Children at libraries throughout Oakland have been busily folding pieces of paper. Why, you may wonder? Well, National Library Week is coming and, as part of the celebration, on April 13th the Main Library's Children’s Room staff will be mounting an origami installation on the outside of the library’s Oak Street entrance. The colorful installation, using more than a thousand origami pieces of varying shapes and sizes, will be attached to the wall so that all can see that Oakland’s kids love to “READ.” The installation was inspired by the street art posted on the Asian Museum in San Francisco this past August. The group Upside Up used 550 origami butterflies to write the word “fly
Yes, we have LEGOS at the library. Come by one of many locations for monthly LEGO Mania! Clubs.
Play has a direct link to early literacy experience. Play and stories work together to encourage creativity, imagination, and dexterity: all skills that help your child learn.
If you have DUPLOS at home, try some of the acitivities in the the Read! Build! Play! at Home Toolkit developed by LEGO in partnership with The Association for Library Services to Children (ALSC).
We also have DUPLOS and LEGOS for your child to play with at many library locations. Bring your child of any age in to one of our monthly LEGO Mania! clubs, where they can play and build with others.
LEGO Mania! Monthly Lego Clubs
First Tuesdays at 4pm at the Eastmont Library
First Fridays at 3:30pm at the
Your child can read to a dog! Bring her to Lakeview on April afternoons (sign up requred).
Is your child shy about reading out loud? Is your child shy about reading at all? Join us on Wednesday afternoons in April. Therapy Pets in Oakland is bringing dogs to the Lakeview Branch to give your child a fun way to practice reading. These gentle dogs do not judge children; they only love them. Research has shown that children gain ease in reading when they read to dogs.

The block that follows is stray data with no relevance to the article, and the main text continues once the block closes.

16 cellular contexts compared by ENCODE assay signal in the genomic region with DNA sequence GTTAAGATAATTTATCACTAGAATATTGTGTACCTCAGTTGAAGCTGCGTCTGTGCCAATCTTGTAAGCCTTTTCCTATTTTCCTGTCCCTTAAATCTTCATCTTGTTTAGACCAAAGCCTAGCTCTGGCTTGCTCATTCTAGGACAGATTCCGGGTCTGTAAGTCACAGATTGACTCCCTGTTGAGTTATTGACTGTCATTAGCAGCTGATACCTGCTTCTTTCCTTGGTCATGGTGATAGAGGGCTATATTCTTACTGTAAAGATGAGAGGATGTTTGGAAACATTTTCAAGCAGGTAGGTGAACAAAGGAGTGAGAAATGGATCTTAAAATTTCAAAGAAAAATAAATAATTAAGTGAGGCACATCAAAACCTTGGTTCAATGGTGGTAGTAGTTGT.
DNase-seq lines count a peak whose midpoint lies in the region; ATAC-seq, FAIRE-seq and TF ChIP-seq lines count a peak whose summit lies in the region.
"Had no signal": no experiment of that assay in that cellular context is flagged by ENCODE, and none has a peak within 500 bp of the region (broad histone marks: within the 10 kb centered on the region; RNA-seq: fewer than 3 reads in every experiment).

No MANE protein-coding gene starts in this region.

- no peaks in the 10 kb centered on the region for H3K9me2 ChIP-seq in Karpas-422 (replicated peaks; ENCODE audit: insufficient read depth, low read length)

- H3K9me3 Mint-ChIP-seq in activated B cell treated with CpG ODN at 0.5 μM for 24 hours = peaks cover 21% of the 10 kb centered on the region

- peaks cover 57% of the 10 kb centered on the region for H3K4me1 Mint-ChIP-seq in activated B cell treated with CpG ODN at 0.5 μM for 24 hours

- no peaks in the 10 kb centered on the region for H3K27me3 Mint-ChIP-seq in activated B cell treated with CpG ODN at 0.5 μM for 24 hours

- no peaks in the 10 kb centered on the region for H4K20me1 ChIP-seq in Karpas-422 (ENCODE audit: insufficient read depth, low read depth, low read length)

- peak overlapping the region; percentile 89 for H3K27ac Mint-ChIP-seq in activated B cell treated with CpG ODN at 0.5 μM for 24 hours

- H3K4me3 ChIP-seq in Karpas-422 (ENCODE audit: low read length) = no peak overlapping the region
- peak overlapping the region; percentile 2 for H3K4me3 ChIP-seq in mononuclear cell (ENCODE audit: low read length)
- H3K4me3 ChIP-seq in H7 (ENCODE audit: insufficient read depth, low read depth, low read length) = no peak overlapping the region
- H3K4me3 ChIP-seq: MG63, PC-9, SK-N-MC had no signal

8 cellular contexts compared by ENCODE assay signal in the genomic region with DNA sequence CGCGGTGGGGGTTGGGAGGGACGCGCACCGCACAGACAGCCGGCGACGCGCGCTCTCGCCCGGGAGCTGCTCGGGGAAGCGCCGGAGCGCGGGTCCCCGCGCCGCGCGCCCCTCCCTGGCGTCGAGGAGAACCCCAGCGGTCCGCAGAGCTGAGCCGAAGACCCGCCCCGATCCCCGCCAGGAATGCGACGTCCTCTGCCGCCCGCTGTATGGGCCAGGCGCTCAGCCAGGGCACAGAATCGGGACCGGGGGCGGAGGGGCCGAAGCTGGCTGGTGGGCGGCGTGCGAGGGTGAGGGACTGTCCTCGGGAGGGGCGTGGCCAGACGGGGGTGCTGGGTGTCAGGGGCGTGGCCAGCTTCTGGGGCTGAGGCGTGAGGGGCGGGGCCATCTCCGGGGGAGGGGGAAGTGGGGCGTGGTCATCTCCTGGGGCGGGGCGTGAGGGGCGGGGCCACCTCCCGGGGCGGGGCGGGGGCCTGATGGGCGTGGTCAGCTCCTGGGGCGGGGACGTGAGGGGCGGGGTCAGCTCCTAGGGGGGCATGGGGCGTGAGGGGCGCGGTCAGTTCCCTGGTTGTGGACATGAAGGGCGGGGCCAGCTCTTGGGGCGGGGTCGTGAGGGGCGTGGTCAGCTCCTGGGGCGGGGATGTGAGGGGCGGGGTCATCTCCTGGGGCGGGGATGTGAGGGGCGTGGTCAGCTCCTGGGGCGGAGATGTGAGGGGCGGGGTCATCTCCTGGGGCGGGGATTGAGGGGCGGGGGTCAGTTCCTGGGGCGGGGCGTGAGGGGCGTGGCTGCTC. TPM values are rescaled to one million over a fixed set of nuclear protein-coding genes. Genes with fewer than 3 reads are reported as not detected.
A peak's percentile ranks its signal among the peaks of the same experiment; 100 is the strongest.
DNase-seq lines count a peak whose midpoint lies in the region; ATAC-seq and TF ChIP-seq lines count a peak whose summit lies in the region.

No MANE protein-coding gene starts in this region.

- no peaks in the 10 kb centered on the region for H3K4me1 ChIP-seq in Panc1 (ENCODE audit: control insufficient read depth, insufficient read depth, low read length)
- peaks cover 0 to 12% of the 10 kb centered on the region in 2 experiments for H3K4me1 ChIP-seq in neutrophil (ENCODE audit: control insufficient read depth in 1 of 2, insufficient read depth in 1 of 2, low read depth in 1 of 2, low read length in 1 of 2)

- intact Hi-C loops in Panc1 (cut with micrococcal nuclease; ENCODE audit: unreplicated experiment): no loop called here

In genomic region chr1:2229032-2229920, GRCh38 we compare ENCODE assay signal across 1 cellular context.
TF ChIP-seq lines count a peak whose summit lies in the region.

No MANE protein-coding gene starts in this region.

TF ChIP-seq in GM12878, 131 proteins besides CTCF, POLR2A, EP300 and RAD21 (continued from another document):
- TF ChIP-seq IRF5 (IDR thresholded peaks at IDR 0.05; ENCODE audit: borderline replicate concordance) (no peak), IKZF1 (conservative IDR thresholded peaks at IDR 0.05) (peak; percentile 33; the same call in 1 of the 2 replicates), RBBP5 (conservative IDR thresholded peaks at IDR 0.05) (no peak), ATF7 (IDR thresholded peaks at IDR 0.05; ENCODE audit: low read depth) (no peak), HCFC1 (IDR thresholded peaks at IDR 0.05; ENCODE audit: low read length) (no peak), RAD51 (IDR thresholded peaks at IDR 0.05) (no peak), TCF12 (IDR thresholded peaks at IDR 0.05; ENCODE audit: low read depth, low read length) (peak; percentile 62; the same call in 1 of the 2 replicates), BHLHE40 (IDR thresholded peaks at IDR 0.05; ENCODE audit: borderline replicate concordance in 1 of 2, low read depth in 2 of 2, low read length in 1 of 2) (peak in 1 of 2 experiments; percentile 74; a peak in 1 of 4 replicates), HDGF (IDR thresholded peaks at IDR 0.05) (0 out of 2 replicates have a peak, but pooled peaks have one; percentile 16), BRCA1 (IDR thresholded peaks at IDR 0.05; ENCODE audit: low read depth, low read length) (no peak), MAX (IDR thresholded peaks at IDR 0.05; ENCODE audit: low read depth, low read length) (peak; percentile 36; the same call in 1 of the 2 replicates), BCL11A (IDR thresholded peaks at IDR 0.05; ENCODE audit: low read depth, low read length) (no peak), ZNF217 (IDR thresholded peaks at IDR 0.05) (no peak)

Sign up for a 20-minute session at Lakeview.
Have you met Elmhurst Library's new branch manager?
Today let's head over to 88th Avenue and meet Ana-Elba Pavon, now Branch Manager of the Elmhurst library.
Ana, What brought you to the Elmhurst library?
I was assigned to work at the Elmhurst Library when I first became an on-call Children’s Librarian here. I went to visit the library a few days before my first assignment, and like many people visiting this library for the first time, I went right by it because it blends in so well with the houses in the neighborhood!
Give us an example of what a day at work looks like for you.
I often prepare for the day’s activities before we open. During our open hours, I may do a storytime, visit a school, have a meeting, and, of course, help people find things in the library. At
If you are searching for your next book, the Women’s Prize longlist has some great inspiration! Here’s the list, with summaries from our catalog.
Books similar to Diary of a Wimpy Kid that may be found at the Oakland Public Library.
So far, Jeff Kinney has released seven volumes of his phenomenally popular Diary of a Wimpy Kid books – a series that I have seen 2nd to 7th grade students enthusiastically devour. Want more illustrated chapter books? Try handing these to young readers hooked by Greg Heffley’s comic missteps:
There are five activities you can do with your child to help him or her get ready to read. Today we talk about talking.
You are your child's first and best teacher. Sharing five ativities regularly - talking, singing, reading, writing, and playing - with him will prepare him for reading.
We now know that from the moment they are born, they are learning about the world around them, processing input, making hypotheses, and coming to conclusions. A baby's brain already weighs 25% of its adult weight; it has a lot of work to do!
It is never too soon to start talking with your child. As children hear spoken language, they learn new words and what they mean. They learn about the world around them and important general knowledge. Fifteen minute snippets of talking and listening while you are cooking, putting on makeup, driving, or gardening are as much as your child needs to start developing her vocabulary and understanding how language works, thereby getting her ready to read.